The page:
2020 New Mexico Statutes
Chapter 30 - Criminal Offenses
Article 7 - Weapons and Explosives
Section 30-7-4 - Negligent use of a deadly weapon.
A. Negligent use of a deadly weapon consists of:
(1) discharging a firearm into any building or vehicle or so as to knowingly endanger a person or his property;
(2) carrying a firearm while under the influence of an intoxicant or narcotic;
(3) endangering the safety of another by handling or using a firearm or other deadly weapon in a negligent manner; or
(4) discharging a firearm within one hundred fifty yards of a dwelling or building, not including abandoned or vacated buildings on public lands during hunting seasons, without the permission of the owner or lessees thereof.
B. The provisions of Paragraphs (1), (3) and (4) of Subsection A of this section shall not apply to a peace officer or other public employee who is required or authorized by law to carry or use a firearm in the course of his employment and who carries, handles, uses or discharges a firearm while lawfully engaged in carrying out the duties of his office or employment.
C. The exceptions from criminal liability provided for in Subsection B of this section shall not preclude or affect civil liability for the same conduct.
Whoever commits negligent use of a deadly weapon is guilty of a petty misdemeanor.
History: 1953 Comp., § 40A-7-3, enacted by Laws 1963, ch. 303, § 7-3; 1977, ch. 266, § 1; 1979, ch. 79, § 1; 1993, ch. 139, § 1.ANNOTATIONS
Cross references. — For authority of conservation officers to enforce these provisions under emergency circumstances, see 17-2-19 NMSA 1978.
The 1993 amendment, effective June 18, 1993, substituted "a dwelling or building, not including abandoned or vacated buildings on public lands during hunting seasons" for "an inhabited dwelling or building" in Subsection A(4) and inserted "of this section" in Subsection C.
Subsection A(2) is not unconstitutionally vague. A person of ordinary intelligence would understand what conduct is prohibited by the statute: having a firearm nearby, readily capable of being put into action or service, while under the influence of alcohol. The statute plainly does not require that the intoxicated person actually use or intend to use the firearm. State v. Rivera, 1993-NMCA-011, 115 N.M. 424, 853 P.2d 126, cert. denied, 115. N.M. 228, 849 P.2d 371.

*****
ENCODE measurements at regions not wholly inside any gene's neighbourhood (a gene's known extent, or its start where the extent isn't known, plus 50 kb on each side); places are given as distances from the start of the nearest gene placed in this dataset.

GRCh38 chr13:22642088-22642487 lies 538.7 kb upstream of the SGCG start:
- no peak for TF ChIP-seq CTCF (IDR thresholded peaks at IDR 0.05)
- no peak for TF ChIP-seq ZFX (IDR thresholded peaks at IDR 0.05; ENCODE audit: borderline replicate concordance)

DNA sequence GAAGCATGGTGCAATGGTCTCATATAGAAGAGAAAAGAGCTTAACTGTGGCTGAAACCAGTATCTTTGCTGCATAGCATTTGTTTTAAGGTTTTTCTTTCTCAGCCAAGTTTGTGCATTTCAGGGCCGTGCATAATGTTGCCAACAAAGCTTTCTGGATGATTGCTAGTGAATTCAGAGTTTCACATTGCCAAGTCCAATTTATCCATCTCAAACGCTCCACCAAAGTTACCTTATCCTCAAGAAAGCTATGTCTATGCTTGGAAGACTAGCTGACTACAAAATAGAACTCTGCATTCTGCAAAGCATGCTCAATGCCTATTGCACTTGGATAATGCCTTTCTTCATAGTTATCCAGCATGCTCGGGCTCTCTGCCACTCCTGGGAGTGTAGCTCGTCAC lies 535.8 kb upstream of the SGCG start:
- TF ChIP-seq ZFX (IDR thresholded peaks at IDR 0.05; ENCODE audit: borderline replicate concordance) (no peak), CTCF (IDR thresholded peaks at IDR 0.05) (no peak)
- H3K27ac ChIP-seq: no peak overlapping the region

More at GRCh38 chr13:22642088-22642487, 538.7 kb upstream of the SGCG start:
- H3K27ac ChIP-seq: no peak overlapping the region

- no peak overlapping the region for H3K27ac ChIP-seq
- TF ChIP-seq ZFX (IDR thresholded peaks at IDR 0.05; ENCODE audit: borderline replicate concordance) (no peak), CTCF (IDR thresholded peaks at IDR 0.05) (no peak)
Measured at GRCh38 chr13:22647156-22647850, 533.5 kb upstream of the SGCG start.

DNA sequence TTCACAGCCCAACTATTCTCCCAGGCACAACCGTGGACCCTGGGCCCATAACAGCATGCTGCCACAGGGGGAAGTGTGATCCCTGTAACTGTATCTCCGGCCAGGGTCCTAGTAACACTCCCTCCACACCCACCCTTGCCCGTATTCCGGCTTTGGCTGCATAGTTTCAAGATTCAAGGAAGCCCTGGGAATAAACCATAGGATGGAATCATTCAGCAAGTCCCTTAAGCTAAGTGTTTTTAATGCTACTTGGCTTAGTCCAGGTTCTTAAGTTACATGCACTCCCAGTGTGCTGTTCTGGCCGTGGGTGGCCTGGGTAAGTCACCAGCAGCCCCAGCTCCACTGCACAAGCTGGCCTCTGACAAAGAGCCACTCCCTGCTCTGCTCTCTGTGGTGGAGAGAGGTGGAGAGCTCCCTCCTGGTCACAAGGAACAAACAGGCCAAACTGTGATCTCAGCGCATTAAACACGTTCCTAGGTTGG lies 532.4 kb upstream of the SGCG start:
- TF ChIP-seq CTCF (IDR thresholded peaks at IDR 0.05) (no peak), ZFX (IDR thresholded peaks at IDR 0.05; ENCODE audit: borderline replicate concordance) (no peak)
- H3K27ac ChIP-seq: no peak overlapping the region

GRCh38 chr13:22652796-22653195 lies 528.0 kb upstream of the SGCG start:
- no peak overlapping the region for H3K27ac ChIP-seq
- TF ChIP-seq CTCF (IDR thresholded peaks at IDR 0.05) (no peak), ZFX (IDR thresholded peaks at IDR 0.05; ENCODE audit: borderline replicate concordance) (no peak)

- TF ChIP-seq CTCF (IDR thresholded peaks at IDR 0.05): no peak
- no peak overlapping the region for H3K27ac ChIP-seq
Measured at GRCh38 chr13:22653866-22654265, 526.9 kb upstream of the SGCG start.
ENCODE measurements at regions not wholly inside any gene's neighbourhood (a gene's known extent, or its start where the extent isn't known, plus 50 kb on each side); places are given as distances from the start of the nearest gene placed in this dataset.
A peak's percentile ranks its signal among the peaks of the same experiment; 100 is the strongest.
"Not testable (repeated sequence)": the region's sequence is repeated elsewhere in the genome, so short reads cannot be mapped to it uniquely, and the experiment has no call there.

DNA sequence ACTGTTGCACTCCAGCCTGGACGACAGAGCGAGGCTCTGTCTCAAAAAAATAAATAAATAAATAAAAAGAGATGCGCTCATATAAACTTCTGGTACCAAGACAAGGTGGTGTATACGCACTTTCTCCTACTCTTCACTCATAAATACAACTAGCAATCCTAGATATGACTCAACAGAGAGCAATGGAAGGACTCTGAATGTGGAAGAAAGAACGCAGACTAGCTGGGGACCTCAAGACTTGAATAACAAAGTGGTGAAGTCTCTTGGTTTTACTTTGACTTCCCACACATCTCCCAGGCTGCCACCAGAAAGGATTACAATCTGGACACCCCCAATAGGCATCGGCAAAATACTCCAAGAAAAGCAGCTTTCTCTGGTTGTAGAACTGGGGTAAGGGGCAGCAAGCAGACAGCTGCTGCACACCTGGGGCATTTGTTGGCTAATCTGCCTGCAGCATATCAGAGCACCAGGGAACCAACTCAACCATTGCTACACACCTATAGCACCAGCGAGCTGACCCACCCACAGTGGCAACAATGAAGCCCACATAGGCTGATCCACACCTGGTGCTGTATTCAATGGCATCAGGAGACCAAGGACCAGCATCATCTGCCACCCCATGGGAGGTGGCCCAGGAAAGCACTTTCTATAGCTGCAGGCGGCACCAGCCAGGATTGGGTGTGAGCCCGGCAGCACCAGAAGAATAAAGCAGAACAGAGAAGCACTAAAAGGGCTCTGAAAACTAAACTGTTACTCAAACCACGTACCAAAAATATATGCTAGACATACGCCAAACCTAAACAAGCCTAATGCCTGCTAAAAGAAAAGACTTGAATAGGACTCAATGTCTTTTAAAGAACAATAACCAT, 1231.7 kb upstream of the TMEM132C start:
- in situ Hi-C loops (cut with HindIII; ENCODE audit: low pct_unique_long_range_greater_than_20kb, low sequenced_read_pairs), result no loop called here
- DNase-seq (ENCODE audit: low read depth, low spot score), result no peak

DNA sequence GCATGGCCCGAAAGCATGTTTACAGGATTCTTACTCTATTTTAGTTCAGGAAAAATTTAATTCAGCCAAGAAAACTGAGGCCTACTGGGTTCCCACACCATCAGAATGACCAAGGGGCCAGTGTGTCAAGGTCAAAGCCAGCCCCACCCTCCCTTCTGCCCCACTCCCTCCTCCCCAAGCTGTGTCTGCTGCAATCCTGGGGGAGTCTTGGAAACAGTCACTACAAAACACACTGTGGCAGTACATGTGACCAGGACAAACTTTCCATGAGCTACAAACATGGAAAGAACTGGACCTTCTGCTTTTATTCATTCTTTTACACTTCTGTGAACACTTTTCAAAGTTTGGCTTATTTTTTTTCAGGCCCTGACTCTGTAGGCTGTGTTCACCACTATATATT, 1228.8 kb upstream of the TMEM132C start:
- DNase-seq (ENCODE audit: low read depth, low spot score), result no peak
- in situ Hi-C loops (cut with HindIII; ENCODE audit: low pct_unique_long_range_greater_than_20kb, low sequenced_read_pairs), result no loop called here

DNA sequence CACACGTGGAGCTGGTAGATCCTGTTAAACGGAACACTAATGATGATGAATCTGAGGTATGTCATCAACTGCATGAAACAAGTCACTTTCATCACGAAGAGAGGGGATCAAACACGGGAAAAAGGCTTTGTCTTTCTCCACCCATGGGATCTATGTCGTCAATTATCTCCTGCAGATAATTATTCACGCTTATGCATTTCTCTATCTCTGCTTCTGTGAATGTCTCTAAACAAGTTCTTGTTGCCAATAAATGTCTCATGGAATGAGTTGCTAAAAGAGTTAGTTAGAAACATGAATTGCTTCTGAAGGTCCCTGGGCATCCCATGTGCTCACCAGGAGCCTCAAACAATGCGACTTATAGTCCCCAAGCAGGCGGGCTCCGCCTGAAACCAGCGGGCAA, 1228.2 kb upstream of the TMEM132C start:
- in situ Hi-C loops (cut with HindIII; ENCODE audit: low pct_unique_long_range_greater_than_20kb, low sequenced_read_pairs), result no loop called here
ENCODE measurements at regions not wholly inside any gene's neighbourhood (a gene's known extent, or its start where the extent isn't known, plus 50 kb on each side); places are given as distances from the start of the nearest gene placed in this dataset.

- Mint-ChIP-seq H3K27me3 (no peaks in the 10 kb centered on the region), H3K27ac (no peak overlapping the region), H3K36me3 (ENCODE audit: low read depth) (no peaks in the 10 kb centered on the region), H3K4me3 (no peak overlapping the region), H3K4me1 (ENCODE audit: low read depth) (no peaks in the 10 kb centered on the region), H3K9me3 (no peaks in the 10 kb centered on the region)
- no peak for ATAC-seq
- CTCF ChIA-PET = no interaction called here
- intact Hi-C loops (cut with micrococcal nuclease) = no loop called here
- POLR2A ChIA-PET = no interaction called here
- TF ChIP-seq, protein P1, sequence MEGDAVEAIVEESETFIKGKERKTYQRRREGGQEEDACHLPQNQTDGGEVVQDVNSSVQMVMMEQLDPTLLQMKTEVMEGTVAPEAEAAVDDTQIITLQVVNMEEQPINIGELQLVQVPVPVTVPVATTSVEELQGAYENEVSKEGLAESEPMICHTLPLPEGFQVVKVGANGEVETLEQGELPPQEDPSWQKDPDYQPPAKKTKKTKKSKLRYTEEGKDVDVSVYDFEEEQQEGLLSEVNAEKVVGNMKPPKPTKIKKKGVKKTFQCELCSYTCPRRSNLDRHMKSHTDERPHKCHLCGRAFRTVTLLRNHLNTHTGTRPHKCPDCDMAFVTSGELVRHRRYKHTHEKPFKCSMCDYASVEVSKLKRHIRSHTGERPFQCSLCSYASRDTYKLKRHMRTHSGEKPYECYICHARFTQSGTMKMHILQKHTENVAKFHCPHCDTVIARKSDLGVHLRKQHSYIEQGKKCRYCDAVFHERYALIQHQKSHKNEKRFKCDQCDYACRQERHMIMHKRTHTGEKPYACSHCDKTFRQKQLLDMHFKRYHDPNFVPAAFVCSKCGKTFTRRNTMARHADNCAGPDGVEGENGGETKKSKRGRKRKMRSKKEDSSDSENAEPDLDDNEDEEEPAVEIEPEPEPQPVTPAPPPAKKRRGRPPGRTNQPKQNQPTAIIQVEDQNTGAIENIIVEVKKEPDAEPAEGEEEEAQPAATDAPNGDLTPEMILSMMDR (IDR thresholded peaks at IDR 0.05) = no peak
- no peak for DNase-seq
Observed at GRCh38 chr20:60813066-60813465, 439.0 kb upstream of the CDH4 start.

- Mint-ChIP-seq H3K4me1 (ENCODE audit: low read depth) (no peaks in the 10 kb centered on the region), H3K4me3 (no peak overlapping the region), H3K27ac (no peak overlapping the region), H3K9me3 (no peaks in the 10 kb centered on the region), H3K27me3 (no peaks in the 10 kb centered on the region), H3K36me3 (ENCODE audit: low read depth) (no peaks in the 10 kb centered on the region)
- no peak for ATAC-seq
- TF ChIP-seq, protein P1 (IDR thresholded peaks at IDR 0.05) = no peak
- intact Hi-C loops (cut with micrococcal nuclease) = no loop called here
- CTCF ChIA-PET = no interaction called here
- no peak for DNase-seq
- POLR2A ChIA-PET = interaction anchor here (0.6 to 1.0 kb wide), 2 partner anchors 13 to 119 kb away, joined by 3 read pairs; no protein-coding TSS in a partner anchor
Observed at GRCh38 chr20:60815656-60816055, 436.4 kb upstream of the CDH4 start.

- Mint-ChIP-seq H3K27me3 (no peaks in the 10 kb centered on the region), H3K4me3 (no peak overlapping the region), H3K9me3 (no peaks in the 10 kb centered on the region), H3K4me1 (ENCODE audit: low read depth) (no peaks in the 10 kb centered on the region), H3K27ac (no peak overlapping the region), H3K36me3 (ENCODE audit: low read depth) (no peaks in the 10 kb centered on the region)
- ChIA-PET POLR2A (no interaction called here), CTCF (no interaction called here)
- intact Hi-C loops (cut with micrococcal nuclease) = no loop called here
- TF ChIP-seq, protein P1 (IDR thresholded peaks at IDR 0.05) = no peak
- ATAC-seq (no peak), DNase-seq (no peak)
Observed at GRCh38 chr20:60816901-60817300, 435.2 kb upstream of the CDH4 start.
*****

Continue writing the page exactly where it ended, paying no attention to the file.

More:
Constitutionality. — Possession of firearms by intoxicated persons presents a clear danger to the public. The state constitution does not support a right to engage in this type of behavior. Therefore, the defendant's conviction for negligent use of a deadly weapon did not violate his right to bear arms under the state constitution, since there was evidence that he was intoxicated, he pointed the gun at another person, and he appeared to be loading the gun. State v. Rivera, 1993-NMCA-011, 115 N.M. 424, 853 P.2d 126, cert. denied, 115. N.M. 228, 849 P.2d 371.
"Negligent" defined. — "Negligent" means omitting to do something which a reasonable man, guided by those considerations which ordinarily regulate the conduct of human affairs, would do, or doing something which a prudent and reasonable man would not do. State v. Grubbs, 1973-NMCA-096, 85 N.M. 365, 512 P.2d 693, overruled, Santillanes v. State, 1993-NMSC-012, 115 N.M. 215, 849 P.2d 358; see State v. Yarborough, 1995-NMCA-116, 120 N.M. 669, 905 P.2d 209.
Criminal negligence is not negligence referred to in Subsection C (now Subsection A (3) of this section). State v. Grubbs, 1973-NMCA-096, 85 N.M. 365, 512 P.2d 693.
Evidence of frame of mind. — Evidence of conduct at and subsequent to commission of crime of unlawfully discharging a firearm in a settlement was competent to show frame of mind of defendant. State v. Bustillos, 1932-NMSC-004, 36 N.M. 30, 7 P.2d 296.
Instruction required in homicide case. — In homicide prosecution where one of defendant's theories was involuntary manslaughter, and record was replete with testimony that defendant was drunk while he rode around in automobile with deceased and witness holding and handling sawed-off shotgun, court's refusal to instruct the jury that negligent use of a weapon while under influence of an intoxicant was a petty misdemeanor left jury without a guide to determine whether this was a killing while in the commission of a misdemeanor, and was reversible error. State v. Durham, 1971-NMCA-168, 83 N.M. 350, 491 P.2d 1161.
Am. Jur. 2d, A.L.R. and C.J.S. references. — 79 Am. Jur. 2d Weapons and Firearms § 29.
Liability of private citizen or his employer for injury or damage to third person resulting from firing of shots at fleeing criminal, 29 A.L.R.4th 144.
Handgun manufacturer's or seller's liability for injuries caused to another by use of gun in committing crime, 44 A.L.R.4th 595.
Fact that gun was unloaded as affecting criminal responsibility, 68 A.L.R.4th 507.
94 C.J.S. Weapons § 20.